Birmingham Royal Ballet (Birmingham Hippodrome)
Deirdre McMahon During the past ten years the French government has pursued an active policy of 'implantation' with regard to dance, re- locating established choreographers and their companies in various regional cen- tres. Artistically, the results have been variable but the policy of implantation has done much to stimulate new audiences for dance throughout France where previously the dance audience was largely confined to Paris.
But the biggest experiment in implanta- tion is now taking place in Britain, with the relocation of the Sadlers Wells Royal Ballet to Birmingham. The city council has spent £4 million on spanking new facilities for the company and with the Arts Council is providing another £2 million in funding over three years. The new Birmingham base will give the dancers more stability in that the rigours of touring will be diminished (with a conse- quent decline in the injury rate). It will also help the company to build up an informed and educated audience, a policy which the sister company at Covent Garden no lon- ger pretends to achieve. Christopher Nourse, the administrative director, hopes that this will make the company less dependent on the classics, enabling it to offer more interesting and varied triple bills.
What remains to be seen is whether the Est-ce que vous avez le temps perdu?' dancers will rise to the challenge. 1 have often been irritated by the way this com- pany trades on its demi-caractere 'personal- ity' as an excuse for lax technical stan- dards. The productions of the classics have looked underpowered for years because there is no front-rank ballerina, nor male dancer for that matter. Established in its new base, the company plans to bring in guest teachers and it is to be hoped that this will help to improve standards.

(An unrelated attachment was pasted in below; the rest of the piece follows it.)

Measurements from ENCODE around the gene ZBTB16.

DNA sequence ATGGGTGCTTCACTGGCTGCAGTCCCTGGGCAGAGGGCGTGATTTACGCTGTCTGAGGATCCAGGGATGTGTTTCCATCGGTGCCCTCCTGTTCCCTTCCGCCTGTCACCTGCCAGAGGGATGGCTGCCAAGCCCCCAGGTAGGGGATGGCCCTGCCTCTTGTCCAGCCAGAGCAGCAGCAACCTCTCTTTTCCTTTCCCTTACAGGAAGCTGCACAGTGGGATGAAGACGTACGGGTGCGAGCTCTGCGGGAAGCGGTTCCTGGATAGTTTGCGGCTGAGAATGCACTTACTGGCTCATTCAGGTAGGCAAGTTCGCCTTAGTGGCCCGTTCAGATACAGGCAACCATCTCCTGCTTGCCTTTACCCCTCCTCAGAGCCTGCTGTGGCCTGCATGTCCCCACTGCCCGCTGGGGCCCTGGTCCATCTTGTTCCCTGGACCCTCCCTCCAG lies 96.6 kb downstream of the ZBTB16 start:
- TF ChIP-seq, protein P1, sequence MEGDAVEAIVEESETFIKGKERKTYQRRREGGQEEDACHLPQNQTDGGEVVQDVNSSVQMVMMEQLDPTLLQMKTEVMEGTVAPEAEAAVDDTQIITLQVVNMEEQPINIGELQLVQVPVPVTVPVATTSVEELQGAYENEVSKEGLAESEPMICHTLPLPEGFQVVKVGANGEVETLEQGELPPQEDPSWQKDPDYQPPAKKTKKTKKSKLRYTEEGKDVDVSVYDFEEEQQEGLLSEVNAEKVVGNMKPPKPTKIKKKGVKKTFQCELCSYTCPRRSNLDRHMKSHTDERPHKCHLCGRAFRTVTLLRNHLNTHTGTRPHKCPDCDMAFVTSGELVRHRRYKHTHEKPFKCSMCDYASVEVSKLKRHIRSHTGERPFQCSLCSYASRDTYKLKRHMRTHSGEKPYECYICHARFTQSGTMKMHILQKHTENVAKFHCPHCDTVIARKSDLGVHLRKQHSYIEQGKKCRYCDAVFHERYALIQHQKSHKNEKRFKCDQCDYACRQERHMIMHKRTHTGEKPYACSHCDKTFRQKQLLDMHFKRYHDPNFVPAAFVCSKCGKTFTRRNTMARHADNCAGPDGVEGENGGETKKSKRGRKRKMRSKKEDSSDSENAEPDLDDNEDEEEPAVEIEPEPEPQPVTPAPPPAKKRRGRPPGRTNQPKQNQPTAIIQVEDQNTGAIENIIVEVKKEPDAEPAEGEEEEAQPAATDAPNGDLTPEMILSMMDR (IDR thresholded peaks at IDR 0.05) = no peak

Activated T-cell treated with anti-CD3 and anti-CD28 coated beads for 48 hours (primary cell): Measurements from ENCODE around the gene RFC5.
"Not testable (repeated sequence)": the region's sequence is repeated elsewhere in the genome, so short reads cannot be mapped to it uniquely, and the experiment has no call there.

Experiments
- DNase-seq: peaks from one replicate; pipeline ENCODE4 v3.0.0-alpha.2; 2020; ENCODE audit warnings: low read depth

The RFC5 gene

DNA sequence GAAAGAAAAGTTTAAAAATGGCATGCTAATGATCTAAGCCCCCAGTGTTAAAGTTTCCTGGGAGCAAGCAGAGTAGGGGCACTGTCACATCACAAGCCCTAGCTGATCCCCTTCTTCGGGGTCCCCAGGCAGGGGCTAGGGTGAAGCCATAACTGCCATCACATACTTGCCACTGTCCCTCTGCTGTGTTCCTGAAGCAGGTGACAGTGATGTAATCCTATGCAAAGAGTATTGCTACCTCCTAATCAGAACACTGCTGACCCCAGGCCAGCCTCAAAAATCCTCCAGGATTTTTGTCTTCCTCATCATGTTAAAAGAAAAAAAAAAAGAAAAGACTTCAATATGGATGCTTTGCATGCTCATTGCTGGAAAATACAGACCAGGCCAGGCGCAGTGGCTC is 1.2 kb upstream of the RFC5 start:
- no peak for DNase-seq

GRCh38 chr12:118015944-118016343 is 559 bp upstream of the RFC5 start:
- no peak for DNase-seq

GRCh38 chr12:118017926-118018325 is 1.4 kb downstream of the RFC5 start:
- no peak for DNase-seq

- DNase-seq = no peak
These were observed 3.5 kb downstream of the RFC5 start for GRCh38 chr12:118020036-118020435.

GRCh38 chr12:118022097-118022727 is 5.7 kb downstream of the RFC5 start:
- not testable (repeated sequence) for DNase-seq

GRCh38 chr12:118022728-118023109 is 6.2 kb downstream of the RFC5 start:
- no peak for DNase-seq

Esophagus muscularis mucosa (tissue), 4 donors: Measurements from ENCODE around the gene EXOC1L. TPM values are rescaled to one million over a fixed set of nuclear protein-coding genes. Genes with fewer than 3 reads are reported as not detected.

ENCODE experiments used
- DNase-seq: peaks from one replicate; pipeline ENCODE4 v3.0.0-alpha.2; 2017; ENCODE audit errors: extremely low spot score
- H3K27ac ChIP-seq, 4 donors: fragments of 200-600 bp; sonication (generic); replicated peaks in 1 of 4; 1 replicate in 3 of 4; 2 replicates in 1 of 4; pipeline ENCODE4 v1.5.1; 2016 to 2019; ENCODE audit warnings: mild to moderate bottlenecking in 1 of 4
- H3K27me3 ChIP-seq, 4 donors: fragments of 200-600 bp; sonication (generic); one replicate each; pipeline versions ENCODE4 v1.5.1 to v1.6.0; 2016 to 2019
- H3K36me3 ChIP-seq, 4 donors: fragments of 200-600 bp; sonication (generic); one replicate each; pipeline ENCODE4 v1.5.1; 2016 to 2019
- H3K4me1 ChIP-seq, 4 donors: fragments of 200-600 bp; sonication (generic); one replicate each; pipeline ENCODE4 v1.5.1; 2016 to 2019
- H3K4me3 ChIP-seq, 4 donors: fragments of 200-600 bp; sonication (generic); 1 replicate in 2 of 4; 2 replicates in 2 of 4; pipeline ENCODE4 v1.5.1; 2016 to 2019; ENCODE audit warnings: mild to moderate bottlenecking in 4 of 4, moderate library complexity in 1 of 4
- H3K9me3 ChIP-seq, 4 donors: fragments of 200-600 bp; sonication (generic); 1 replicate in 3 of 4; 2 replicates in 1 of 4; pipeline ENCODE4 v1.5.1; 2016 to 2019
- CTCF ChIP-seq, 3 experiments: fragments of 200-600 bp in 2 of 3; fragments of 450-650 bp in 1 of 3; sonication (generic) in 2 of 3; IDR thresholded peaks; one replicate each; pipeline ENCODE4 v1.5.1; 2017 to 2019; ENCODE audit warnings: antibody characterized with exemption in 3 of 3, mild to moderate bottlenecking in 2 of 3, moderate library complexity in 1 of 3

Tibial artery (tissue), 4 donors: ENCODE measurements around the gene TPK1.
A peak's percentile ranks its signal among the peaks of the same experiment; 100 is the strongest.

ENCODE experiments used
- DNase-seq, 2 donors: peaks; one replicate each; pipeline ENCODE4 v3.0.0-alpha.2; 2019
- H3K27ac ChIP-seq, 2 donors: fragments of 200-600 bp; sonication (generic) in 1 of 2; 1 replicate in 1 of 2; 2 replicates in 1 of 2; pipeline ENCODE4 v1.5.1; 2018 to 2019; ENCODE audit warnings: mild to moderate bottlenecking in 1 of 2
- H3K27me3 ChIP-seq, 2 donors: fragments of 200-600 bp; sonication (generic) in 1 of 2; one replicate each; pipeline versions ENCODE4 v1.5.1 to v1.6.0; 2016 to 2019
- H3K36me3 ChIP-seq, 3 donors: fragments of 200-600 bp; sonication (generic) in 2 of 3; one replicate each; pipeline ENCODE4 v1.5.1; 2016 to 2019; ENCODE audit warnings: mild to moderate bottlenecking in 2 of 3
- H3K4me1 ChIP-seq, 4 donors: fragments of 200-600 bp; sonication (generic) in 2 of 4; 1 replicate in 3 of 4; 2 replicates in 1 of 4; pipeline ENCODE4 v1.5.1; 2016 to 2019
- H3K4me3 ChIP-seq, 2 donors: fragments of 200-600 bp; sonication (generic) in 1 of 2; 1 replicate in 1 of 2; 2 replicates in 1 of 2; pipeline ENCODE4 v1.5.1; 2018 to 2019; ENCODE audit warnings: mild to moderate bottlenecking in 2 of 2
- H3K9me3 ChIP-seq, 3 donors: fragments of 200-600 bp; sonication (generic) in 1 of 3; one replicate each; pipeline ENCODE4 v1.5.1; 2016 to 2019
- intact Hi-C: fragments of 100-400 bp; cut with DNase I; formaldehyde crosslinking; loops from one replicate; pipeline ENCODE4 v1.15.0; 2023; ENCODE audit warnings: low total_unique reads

The debut season opened appropriately with the grand Theme and Variations. This is one of the BRB's better Balanchine imports and the dancers seem to enjoy performing it, for all its technical hazards. In the ballerina role Miyako Yoshida moves more expansively in the pas de deux but her allegro work is still too bland and small-scaled. Her partner, Roland Price, looked distinctly strained and uncomfort- able. A week later the company premiered another Balanchine work, Symphony in Three Movements, but it does not suit the dancers. Performed by the New York City Ballet, it has an unsettling, sinister energy which hits the audience from the moment the curtain rises on that long diagonal of women clad in white leotards, their hair in swishing pony-tails. The second movement is a sinuous, spiky duet, danced with an understated wit. In this production the 'BRB dancers act as if they are at an aerobics class, dutifully going through the motions, plodding their way through the steps without any clear understanding of either Stravinsky's music or Balanchine's choreography. It is all too reminiscent of the way the company used to do The Four Temperaments years ago. I'm surprised BRB hasn't revived The Prodigal Son, a Balanchine work it used to perform ex- tremely well, notably with Desmond Kelly.
The dancers fared better with MacMil- lan's La Fin du Jour, made for the Covent Garden company in 1979. It is one of MacMillan's most stylish and assured crea- tions, a perfect evocation of Ravel's music (the G major Piano Concerto). But it is a difficult work. The partnering in the Ada- gio must look smooth and effortless, while the choreography for the two ballerinas is full of rippling point work. Here Marion Tate, in the Merle Park role, looked anything but comfortable. Miyako Yoshida had a more thankless task in the second ballerina role which was created for Jennif- er Penney's delicate and flexible physique. Penney is etched on every line of the choreography and Yoshida, a sturdier dan- cer, often looked strained — but then most ballerinas following in Penney's roles have found them difficult. It is a pity MacMillan could not adapt them for her successors.
This opening season has attracted huge audiences to the Hippodrome who re- sponded enthusiastically to the program- mes and to the company. The relocation to Birmingham is clearly a success, and sets an example that other cities might profit- ably follow.